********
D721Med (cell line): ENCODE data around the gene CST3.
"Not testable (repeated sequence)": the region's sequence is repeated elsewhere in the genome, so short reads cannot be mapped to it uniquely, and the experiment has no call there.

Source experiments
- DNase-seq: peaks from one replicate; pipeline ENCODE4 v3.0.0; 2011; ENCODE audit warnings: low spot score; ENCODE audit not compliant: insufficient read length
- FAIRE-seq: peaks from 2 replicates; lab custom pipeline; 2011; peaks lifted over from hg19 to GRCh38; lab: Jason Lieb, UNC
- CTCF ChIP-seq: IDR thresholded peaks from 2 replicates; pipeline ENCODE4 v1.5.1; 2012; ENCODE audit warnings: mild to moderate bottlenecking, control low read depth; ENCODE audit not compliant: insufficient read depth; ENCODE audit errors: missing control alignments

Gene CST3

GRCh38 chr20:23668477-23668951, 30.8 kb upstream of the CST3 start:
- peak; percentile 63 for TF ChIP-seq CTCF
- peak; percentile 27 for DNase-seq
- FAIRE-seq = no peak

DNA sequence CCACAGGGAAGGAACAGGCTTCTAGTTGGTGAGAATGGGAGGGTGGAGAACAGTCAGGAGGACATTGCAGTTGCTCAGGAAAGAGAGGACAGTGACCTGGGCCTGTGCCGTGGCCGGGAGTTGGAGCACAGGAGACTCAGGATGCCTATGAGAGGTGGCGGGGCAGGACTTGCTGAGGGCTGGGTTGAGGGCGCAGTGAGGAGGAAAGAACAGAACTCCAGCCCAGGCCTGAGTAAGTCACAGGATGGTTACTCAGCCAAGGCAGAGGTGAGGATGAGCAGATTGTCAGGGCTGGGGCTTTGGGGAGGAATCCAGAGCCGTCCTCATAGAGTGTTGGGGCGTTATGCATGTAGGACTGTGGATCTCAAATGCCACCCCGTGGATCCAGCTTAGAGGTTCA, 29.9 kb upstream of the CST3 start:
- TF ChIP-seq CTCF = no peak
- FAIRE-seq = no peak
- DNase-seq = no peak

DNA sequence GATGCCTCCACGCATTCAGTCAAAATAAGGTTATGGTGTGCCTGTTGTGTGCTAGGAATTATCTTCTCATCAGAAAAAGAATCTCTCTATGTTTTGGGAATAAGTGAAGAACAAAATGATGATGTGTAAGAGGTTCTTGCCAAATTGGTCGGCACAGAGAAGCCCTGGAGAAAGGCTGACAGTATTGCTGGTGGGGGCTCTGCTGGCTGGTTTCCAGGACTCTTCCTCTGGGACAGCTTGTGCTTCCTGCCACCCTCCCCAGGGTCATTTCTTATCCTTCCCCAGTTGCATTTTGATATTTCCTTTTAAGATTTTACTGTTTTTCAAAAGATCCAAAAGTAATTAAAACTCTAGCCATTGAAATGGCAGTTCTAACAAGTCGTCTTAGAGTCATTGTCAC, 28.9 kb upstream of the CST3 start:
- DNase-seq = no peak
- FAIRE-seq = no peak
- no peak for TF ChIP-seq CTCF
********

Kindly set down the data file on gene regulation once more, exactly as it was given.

D721Med (cell line): ENCODE data around the gene CST3.
"Not testable (repeated sequence)": the region's sequence is repeated elsewhere in the genome, so short reads cannot be mapped to it uniquely, and the experiment has no call there.

Source experiments
- DNase-seq: peaks from one replicate; pipeline ENCODE4 v3.0.0; 2011; ENCODE audit warnings: low spot score; ENCODE audit not compliant: insufficient read length
- FAIRE-seq: peaks from 2 replicates; lab custom pipeline; 2011; peaks lifted over from hg19 to GRCh38; lab: Jason Lieb, UNC
- CTCF ChIP-seq: IDR thresholded peaks from 2 replicates; pipeline ENCODE4 v1.5.1; 2012; ENCODE audit warnings: mild to moderate bottlenecking, control low read depth; ENCODE audit not compliant: insufficient read depth; ENCODE audit errors: missing control alignments

Gene CST3

GRCh38 chr20:23668477-23668951, 30.8 kb upstream of the CST3 start:
- peak; percentile 63 for TF ChIP-seq CTCF
- peak; percentile 27 for DNase-seq
- FAIRE-seq = no peak

DNA sequence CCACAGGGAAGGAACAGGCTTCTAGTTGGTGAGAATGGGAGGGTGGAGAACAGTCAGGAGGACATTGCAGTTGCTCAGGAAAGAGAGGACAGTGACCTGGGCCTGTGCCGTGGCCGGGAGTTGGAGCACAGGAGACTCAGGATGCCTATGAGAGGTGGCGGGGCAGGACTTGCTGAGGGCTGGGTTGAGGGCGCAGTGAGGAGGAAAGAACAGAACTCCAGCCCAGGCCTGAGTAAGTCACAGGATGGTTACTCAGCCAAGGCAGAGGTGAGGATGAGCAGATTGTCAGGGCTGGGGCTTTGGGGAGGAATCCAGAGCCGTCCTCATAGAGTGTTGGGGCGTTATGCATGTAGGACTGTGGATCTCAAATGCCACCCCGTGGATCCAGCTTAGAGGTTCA, 29.9 kb upstream of the CST3 start:
- TF ChIP-seq CTCF = no peak
- FAIRE-seq = no peak
- DNase-seq = no peak

DNA sequence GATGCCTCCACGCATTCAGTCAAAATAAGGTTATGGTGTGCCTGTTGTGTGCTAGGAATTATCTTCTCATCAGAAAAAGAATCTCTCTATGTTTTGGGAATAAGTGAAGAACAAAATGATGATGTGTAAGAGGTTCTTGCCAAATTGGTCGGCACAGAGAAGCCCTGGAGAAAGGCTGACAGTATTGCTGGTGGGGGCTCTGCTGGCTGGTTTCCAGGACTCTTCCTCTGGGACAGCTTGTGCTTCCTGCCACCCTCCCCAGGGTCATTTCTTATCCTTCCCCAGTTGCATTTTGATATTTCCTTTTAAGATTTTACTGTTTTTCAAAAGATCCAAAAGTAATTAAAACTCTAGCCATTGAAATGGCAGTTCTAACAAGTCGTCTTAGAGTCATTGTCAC, 28.9 kb upstream of the CST3 start:
- DNase-seq = no peak
- FAIRE-seq = no peak
- no peak for TF ChIP-seq CTCF